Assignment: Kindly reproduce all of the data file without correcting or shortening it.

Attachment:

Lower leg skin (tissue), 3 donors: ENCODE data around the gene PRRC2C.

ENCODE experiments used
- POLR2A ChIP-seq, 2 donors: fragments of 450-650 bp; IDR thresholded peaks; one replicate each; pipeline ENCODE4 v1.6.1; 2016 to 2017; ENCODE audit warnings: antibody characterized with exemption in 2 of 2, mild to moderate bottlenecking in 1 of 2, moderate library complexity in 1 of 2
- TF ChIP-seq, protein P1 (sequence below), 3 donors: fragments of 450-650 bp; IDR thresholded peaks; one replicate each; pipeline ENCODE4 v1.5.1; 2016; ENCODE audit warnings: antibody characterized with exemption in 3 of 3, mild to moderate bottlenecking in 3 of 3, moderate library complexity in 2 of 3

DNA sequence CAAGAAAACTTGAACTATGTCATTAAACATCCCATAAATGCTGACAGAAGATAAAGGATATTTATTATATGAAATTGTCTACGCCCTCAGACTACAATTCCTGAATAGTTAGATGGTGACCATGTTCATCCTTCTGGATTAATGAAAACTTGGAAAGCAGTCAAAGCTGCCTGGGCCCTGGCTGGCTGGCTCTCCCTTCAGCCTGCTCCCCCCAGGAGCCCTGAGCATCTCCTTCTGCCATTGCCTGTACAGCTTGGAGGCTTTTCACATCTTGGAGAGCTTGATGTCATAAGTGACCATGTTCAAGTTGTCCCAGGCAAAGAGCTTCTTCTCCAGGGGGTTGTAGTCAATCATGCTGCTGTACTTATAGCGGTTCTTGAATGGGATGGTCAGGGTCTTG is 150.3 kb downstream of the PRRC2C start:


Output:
Lower leg skin (tissue), 3 donors: ENCODE data around the gene PRRC2C.

ENCODE experiments used
- POLR2A ChIP-seq, 2 donors: fragments of 450-650 bp; IDR thresholded peaks; one replicate each; pipeline ENCODE4 v1.6.1; 2016 to 2017; ENCODE audit warnings: antibody characterized with exemption in 2 of 2, mild to moderate bottlenecking in 1 of 2, moderate library complexity in 1 of 2
- TF ChIP-seq, protein P1 (sequence below), 3 donors: fragments of 450-650 bp; IDR thresholded peaks; one replicate each; pipeline ENCODE4 v1.5.1; 2016; ENCODE audit warnings: antibody characterized with exemption in 3 of 3, mild to moderate bottlenecking in 3 of 3, moderate library complexity in 2 of 3

DNA sequence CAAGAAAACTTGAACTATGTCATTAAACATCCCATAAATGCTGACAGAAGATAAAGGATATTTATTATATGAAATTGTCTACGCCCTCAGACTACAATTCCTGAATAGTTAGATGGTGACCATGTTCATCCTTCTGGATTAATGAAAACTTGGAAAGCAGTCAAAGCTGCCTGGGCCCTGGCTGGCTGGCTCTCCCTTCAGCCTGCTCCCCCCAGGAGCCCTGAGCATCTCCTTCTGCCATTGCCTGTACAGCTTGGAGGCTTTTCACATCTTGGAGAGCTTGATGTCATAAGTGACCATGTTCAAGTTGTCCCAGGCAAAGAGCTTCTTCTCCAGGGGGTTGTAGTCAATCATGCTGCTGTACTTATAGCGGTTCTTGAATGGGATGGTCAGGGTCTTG is 150.3 kb downstream of the PRRC2C start: